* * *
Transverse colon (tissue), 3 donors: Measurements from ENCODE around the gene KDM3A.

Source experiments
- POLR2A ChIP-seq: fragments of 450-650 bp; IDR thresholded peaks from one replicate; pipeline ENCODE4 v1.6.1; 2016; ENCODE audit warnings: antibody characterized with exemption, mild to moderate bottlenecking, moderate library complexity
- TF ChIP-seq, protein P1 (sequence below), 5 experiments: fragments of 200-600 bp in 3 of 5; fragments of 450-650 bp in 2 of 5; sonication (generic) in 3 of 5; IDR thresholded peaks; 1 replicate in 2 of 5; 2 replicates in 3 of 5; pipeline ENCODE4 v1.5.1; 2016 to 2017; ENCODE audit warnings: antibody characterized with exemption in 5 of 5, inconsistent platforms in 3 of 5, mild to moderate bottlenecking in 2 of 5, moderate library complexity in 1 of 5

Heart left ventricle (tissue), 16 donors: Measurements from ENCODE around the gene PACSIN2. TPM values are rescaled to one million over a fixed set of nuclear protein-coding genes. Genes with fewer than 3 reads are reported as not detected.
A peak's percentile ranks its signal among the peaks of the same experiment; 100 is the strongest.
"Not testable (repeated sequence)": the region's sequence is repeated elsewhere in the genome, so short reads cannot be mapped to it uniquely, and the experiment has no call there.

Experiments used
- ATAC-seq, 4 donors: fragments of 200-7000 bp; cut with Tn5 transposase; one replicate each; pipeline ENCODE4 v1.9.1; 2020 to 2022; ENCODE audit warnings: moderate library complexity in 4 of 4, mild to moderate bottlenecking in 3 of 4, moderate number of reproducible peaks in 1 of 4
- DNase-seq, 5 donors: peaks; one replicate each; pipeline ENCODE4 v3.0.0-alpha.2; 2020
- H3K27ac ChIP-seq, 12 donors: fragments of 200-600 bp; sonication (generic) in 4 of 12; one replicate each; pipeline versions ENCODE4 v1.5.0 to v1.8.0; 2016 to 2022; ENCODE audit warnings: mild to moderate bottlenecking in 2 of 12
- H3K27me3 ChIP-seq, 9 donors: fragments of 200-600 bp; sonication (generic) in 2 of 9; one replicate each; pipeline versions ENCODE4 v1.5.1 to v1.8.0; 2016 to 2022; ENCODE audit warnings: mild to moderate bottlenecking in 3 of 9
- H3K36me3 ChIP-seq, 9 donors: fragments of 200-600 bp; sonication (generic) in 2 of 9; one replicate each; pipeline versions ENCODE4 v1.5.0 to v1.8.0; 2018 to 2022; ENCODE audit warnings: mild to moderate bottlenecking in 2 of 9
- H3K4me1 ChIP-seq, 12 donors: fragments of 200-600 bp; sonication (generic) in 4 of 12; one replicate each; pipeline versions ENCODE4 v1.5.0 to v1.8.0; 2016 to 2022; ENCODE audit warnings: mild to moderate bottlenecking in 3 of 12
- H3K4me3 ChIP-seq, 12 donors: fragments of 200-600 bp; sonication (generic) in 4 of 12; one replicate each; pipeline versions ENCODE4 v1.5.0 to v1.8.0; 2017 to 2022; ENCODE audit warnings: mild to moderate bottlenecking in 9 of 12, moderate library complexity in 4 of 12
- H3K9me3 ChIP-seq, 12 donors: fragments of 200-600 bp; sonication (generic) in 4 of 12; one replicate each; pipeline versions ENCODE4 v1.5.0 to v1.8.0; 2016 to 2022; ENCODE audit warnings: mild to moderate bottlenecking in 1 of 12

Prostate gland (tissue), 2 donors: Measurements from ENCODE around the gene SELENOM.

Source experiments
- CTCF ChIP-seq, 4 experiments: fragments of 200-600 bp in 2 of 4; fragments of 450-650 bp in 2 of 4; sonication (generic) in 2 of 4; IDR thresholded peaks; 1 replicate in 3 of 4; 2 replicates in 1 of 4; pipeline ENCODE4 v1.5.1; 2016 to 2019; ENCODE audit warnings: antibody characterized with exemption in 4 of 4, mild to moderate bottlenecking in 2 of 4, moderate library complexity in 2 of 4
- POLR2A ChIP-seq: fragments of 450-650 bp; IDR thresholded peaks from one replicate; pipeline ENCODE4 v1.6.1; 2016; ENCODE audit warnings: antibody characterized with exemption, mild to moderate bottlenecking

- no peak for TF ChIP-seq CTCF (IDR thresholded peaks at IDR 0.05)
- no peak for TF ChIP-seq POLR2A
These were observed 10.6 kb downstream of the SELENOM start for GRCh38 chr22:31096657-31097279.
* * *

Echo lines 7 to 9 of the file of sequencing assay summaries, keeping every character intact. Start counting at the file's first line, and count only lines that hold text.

"Not testable (repeated sequence)": the region's sequence is repeated elsewhere in the genome, so short reads cannot be mapped to it uniquely, and the experiment has no call there.

Experiments used
- ATAC-seq, 4 donors: fragments of 200-7000 bp; cut with Tn5 transposase; one replicate each; pipeline ENCODE4 v1.9.1; 2020 to 2022; ENCODE audit warnings: moderate library complexity in 4 of 4, mild to moderate bottlenecking in 3 of 4, moderate number of reproducible peaks in 1 of 4